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CSU-Pueblo students manage midterm stress

Midterms
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Video by Jason Prescott

Dealing With Mid-Terms from CSU-Pueblo TODAY on Vimeo.

As the fall semester reaches its halfway point, students across the campus of Colorado State University-Pueblo are busying themselves with studying for midterm exams. An important component of students’ final grades, midterms can cause stress. Today reporter Jason Prescott caught up with a few CSU-Pueblo students about midterms and found that some were under more stress than others.

Stress occurs when one perceives that demands placed on him or her exceed the ability to cope, according to an American Psychological Association article. “Some stress can be beneficial at times, producing a boost that provides the drive and energy to help people get through situations like exams or work deadlines,” it said.

However, if students pay too much attention to that, it can have health consequences that affect the immune, cardiovascular and even central nervous systems.

These negative consequences can be avoided by relaxing the mind and body, according to the APA. Here are some tips to help students relax their bodies and minds.

Relaxing the Body:

Exercise: Just 30 to 45 minutes of exercise three times a week can make students feel much healthier and in control of their lives. In Harvard Health Publications, studies have shown that exercise can relieve stress, reduce depression and improve cognitive function. Exercise also releases endorphins, chemicals that trigger positive feelings. Brian Wen, a master’s of business administration student at CSU-Pueblo said when he feels stress, he likes run or swim.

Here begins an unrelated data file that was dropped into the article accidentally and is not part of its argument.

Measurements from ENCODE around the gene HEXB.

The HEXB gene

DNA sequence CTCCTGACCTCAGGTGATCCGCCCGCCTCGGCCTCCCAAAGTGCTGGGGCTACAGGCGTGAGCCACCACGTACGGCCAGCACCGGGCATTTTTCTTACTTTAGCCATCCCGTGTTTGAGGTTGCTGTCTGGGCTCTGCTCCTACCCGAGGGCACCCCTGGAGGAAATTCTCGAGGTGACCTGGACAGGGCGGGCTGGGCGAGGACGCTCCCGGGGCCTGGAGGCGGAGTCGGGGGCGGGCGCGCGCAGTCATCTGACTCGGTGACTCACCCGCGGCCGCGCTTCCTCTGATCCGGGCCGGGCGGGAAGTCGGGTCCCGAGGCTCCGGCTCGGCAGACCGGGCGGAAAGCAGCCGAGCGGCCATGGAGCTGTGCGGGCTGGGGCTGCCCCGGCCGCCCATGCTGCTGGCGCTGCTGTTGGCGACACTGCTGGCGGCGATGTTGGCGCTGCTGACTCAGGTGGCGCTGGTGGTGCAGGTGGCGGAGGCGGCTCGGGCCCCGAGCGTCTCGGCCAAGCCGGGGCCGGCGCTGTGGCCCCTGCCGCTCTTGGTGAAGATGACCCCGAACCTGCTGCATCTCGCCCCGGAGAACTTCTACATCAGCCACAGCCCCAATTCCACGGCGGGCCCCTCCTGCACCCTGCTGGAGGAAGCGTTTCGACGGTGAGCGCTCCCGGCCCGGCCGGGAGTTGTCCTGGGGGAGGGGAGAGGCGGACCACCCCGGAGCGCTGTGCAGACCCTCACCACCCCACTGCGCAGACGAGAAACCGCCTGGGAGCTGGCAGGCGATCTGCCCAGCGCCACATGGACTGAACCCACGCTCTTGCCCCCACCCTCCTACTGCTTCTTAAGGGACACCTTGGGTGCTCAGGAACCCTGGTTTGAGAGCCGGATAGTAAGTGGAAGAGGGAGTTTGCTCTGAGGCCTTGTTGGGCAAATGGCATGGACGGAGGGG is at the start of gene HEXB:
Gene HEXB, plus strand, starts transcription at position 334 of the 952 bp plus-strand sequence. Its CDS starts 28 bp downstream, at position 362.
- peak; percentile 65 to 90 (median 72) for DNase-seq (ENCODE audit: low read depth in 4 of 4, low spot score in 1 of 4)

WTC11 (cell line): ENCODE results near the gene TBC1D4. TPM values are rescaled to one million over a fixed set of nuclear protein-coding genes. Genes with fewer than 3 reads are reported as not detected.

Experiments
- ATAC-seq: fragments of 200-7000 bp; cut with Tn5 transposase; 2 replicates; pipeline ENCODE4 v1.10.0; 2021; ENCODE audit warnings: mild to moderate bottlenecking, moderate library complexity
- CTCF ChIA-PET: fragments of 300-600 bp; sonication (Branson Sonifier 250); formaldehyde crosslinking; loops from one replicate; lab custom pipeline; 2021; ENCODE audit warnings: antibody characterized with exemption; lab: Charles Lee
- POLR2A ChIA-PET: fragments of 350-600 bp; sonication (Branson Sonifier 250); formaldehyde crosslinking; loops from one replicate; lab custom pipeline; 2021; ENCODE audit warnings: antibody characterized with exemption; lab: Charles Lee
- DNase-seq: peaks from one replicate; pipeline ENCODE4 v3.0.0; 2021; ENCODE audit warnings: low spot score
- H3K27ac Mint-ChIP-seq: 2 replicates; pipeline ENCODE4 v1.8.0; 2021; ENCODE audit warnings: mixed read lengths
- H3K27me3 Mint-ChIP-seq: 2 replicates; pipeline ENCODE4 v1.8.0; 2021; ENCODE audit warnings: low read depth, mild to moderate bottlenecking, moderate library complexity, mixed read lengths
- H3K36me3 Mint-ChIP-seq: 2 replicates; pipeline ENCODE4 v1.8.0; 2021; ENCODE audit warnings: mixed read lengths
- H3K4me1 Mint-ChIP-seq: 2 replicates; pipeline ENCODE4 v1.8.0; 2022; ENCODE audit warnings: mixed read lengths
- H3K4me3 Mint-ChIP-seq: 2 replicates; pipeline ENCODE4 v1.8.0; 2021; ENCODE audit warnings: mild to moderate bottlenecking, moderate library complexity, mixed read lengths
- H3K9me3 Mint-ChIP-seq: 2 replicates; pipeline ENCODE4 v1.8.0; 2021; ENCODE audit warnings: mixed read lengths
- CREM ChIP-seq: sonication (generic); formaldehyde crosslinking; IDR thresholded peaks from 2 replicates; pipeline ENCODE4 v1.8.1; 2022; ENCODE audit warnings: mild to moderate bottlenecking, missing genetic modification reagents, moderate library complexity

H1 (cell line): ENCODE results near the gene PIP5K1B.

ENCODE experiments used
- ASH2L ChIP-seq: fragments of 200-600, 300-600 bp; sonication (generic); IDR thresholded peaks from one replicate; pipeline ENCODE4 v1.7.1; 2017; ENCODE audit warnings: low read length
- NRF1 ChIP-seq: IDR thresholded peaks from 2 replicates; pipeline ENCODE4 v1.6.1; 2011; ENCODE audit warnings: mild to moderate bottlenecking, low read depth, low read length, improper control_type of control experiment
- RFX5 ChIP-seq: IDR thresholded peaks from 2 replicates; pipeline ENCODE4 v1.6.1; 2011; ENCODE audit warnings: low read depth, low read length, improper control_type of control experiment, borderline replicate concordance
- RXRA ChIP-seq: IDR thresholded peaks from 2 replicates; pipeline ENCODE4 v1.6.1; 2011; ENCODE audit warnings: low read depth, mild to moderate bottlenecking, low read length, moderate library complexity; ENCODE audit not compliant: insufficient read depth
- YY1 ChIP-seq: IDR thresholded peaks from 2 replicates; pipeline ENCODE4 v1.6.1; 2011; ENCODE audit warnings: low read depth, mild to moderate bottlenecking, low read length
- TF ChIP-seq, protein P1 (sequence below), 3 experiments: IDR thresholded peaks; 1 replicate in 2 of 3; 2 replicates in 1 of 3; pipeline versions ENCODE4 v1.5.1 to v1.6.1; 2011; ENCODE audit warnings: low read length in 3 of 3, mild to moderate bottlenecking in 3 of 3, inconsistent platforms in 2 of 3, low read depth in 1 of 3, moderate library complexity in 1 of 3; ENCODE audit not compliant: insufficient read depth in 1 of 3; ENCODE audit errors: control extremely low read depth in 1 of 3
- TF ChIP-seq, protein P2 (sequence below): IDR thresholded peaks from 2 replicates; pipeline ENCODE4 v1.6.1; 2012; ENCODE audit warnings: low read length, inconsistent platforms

Get a massage: According to the Stress Management Health Center, massages can help reduce stress. A massage is a great way to relax and to minimize the physical and emotional tension students are experiencing. Students can massage themselves or go to a professional masseuse.

Improve your sleep schedule:  American Psychological Association research said that sleeping an extra 60-90 minutes each night can help to improve one’s mood.

Relaxing the mind:

Read: Reading is a great way to calm your mind and to gain knowledge. It’s also a wonderful way to wake up people mind in the morning and to help them fall asleep at night.

Think positively:  Psychologist Ben Martin said that becoming a positive thinker and taking more pleasure in everyday interactions helps reduce stress.

Laugh more: Laughing has been proven to reduce stress. Scientists at the Technical University of Munich in Germany have  shown that the very act of smiling can improve one’s mood.